My last TV (a Sony) was still working after 25 years, but I foolishly just had to have a new TV. So I made a huge mistake... I bought a Samsung 50" Plasma TV. What a nightmare! And it is still haunting me. I'd been watching the TV for less than two months when it developed green and purple vertical lines from left to right across the screen. I submitted an online trouble ticket... eventually I was called back by someone that could not understand me nor could I understand him (or her). That person closed the trouble ticket. Oh great!!
So, this time I called Samsung and made them aware of my problem. I asked that they did not contact the same company... so they referred me to a national tech company. They sent out a non-English person (I think it was the SAME person) who said that the parts that I received probably would not fix the problem.
He and I struggled to take the TV down (it is mounted on the wall). Once down, he went through the motions and swapped out each of the three cards. Nothing cured the problem. He reported back to "the company" and then to Samsung. They said they would send out a replacement panel. I about went through the roof! I have a TV that is less than 2 months old and I have to have it rebuilt - I wanted it replaced. Everyone blew me off and said that was my only choice. (Great... took 1 day off work here.)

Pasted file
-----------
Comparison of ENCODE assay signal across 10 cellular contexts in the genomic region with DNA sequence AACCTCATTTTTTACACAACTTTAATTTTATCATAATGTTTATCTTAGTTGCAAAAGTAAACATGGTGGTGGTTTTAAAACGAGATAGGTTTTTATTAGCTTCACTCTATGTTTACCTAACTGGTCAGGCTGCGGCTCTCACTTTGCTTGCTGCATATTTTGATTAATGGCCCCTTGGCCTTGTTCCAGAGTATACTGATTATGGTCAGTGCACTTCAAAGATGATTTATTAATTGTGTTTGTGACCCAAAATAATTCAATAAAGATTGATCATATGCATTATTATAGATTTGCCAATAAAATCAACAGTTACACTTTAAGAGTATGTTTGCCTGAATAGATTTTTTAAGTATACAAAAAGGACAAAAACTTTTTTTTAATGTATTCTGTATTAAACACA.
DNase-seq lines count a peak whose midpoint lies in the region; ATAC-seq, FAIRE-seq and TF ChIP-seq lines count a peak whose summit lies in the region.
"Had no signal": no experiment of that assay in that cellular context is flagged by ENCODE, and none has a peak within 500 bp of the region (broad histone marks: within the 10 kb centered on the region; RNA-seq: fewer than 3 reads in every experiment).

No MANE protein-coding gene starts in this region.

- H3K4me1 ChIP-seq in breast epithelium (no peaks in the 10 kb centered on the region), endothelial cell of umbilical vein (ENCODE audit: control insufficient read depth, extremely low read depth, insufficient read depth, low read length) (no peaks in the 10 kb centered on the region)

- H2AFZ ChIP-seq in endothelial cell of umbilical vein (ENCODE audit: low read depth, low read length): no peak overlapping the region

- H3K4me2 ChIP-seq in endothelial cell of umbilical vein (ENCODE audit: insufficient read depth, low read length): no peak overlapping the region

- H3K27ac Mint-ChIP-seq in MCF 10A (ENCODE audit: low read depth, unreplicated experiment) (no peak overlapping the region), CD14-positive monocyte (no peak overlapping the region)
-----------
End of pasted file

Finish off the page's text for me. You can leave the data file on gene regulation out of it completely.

Arrived home one evening to find that I had missed a delivery... REQUIRED to be home to received "the panel". So take day 2 off from work! Truck delivered a HUGE box with the panel in it. That was delivered on September 1st. Anytime I have company, I have to drag it out of the hallway and stash the dresser and drawers that are in the living room - to avoid the embarrassment of needing my brand new TV repaired ALREADY!!
Sept. 9, Samsung calls me to verify that I was happy with the repair. I about came through the phone... NOTHING has been fixed and NO ONE has even contacted me about fixing it. And I now have this huge box that is in the way. Sept. 14 another call from Samsung. Still no sign of a repair person! She calls the repair company and informs me that Samsung has a 21-day (working) policy that if a unit is not repaired, they "can take other steps." That would be 21 Sept according to her. You've got it, Sept 21 came and went and I'm still tripping over the box and watching TV through the purple and green lines.
Sept. 21 called Samsung again. No one acknowledges the 21-day policy. She's going to call the repair company and see what is going on. That company calls me and asks if I want a repair person... duh!! He says it will be AT LEAST 48 hours before they can even set up an appointment. No way, I call Samsung back and find someone that offers to replace the TV. BUT it will be the same model and I have to remove it from the wall and re-install it myself. I ask for a supervisor, his supervisor is "not available" - he says he will have his supervisor call me back.